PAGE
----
The family of an elderly lady who died in a Hailsham nursing home have criticised The Conquest Hospital, which is based in Hastings, for its lack of communication.
Joan Pearce died on April 13 at Hailsham House Nursing Home, which is situated in Hellingly, after being admitted to hospital in March after a fall.
Mrs Pearce fell in Bexhill and was taken to Hastings’ Conquest Hospital where she stayed for just over a month.
Her daughter Jo Glapinski gave evidence at the inquest on Thursday (October 23.)
She told assistant deputy coroner Christopher Wilkinson that her mother was an independent and strong willed woman who lived alone at 87.
Ms Glapinski visited her mother in hospital the day after the fall, the inquest heard.
She told the coroner: “We couldn’t establish anything definitive from the nursing staff there, but we were not overly concerned because she was lucid.”
However, Mrs Pearce started to deteriorate and became jaundiced, the inquest heard.
The family were unsure whether her illness was due to the head injury she suffered as a result of the fall or something else, the inquest heard.
But Ms Glapinski criticised the hospital for lack of communication and told the coroner the hospital staff did not provide enough information about her mother’s condition, despite requests from the family.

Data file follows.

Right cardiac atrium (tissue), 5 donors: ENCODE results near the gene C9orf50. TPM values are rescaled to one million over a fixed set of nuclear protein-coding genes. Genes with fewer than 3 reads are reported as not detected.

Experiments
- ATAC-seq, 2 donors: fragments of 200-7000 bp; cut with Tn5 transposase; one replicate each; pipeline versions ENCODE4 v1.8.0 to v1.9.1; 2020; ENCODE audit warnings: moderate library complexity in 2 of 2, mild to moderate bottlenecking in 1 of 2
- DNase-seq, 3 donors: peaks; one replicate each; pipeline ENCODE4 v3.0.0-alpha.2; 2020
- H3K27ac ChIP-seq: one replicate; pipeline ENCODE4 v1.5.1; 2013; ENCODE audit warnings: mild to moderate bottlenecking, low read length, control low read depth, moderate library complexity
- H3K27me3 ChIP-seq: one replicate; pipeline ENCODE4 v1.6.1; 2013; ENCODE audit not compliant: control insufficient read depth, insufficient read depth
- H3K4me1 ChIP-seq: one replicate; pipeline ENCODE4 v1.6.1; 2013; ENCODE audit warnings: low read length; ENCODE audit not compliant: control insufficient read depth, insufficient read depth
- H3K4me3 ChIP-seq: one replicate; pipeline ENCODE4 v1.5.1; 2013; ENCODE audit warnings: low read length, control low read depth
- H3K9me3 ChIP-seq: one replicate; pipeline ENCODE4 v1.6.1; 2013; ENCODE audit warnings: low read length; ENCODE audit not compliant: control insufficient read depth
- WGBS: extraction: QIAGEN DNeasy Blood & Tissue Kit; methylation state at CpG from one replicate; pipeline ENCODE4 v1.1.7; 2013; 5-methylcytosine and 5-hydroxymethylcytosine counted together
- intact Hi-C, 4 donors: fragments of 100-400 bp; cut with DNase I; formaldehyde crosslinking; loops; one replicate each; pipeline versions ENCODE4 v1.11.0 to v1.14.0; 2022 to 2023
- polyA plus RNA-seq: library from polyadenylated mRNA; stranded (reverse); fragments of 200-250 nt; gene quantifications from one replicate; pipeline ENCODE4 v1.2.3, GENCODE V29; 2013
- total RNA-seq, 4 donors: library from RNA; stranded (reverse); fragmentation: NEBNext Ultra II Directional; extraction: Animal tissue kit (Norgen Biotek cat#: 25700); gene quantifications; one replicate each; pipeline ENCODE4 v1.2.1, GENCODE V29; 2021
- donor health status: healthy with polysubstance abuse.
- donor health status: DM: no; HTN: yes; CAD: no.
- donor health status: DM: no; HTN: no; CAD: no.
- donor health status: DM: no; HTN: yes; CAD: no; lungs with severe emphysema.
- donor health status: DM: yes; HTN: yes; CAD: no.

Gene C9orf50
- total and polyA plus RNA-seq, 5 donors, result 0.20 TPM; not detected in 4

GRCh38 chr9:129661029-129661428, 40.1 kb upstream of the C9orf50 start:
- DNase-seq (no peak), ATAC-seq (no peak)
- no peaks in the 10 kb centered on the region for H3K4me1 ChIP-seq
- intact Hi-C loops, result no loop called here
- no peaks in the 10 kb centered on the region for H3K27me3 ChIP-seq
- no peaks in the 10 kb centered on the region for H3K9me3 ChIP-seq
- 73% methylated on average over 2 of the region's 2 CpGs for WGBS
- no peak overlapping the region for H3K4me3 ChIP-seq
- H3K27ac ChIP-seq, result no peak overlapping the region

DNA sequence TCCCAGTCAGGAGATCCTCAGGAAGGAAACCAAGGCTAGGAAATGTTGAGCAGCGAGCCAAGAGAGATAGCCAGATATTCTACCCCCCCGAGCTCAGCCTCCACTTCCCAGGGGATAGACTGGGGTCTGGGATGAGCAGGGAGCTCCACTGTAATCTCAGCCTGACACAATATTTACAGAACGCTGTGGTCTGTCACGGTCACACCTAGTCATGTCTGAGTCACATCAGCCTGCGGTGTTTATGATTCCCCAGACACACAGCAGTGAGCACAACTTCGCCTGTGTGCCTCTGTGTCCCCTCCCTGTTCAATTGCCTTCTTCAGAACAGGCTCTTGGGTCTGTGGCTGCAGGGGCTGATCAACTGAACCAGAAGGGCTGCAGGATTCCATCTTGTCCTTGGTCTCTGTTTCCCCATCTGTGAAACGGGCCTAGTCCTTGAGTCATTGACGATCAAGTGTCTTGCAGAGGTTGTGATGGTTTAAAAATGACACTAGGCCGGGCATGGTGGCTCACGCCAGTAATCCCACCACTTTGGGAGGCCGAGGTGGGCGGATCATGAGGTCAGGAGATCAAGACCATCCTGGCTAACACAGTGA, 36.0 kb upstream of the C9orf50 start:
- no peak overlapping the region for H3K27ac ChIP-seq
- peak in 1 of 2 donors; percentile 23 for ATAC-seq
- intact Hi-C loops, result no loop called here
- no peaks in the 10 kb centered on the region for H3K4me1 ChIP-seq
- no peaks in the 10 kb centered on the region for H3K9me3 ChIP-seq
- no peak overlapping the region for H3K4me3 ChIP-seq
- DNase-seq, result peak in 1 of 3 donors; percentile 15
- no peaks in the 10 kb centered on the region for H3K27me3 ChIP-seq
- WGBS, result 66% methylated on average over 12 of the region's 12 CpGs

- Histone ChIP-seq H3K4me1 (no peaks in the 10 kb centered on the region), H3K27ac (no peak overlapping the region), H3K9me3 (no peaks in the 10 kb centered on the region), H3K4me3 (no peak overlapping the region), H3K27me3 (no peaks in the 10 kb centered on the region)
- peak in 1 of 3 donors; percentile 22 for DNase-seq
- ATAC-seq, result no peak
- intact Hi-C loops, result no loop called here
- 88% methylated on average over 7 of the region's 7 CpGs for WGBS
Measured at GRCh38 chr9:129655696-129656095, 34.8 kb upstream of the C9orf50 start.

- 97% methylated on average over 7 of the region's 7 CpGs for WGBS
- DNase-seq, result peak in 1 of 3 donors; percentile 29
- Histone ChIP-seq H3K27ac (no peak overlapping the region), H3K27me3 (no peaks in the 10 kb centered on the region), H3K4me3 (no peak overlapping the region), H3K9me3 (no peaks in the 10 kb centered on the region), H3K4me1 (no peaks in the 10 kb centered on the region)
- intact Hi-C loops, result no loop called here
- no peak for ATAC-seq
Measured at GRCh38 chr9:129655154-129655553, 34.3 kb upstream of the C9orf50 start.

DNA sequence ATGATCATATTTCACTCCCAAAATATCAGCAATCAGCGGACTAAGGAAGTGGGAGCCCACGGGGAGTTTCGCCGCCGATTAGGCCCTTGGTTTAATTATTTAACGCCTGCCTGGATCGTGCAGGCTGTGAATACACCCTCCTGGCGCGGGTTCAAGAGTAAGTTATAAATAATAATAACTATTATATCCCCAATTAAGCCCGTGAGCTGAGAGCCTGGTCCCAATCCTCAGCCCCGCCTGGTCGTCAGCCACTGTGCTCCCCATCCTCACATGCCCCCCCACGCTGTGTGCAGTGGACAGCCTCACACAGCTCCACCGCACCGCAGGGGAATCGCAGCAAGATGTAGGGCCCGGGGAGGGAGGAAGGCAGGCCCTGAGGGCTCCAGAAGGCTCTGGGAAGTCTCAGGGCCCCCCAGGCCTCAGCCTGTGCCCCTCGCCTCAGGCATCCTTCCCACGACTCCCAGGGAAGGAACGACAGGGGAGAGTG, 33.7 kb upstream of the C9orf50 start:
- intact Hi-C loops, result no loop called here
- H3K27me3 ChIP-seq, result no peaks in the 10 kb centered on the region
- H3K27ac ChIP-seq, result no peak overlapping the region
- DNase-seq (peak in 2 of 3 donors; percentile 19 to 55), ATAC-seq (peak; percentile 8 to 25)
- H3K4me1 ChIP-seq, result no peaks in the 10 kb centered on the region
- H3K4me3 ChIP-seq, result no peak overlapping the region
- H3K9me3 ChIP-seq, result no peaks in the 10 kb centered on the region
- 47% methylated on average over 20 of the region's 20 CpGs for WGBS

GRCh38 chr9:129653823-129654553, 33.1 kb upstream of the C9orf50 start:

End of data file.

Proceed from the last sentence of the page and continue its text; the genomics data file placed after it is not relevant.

She said she was ‘shocked’ at how Mrs Pearce had deteriorated, the inquest heard.
Ms Glapinski said: “I went in and was completely shocked at how she had deteriorated.
“She had jaundice at that time and couldn’t open her eyes.”
Mrs Pearce had bile duct cancer and it was decided by doctors she would receive palliative care, the inquest heard.
The inquest heard the decision had come as a ‘shock’ to the family, who claimed they had asked for information about what was going on.
Ms Glapinski said: “As a family we never had anyone sit us down and tell us what was going on and we asked for it.”
Imelda Donnellan, consultant general surgeon at The Conquest in Hastings, said the head injury coupled with the cancer caused complications.
She gave a clear account of the care she received, the inquest heard.
She apologised to the family if the information they had received at the hospital worried or confused them.
She said they ‘genuinely didn’tknow what the full picture was’.
She told the family: “I’m very sorry if what they were saying to you only served to worry you more, confuse you or not answer your questions.
“We genuinely didn’t know what the full picture was.”
Mr Wilkinson said there were no concerns over Mrs Pearce’s care at the hospital.
But told the inquest that communication should be discussed within the hospital so the same situation does not happen to another family.
At the inquest, which was held at Eastbourne Magistrates’ Court on Thursday October 23, Mr Wilkinson recorded a verdict of accidental death.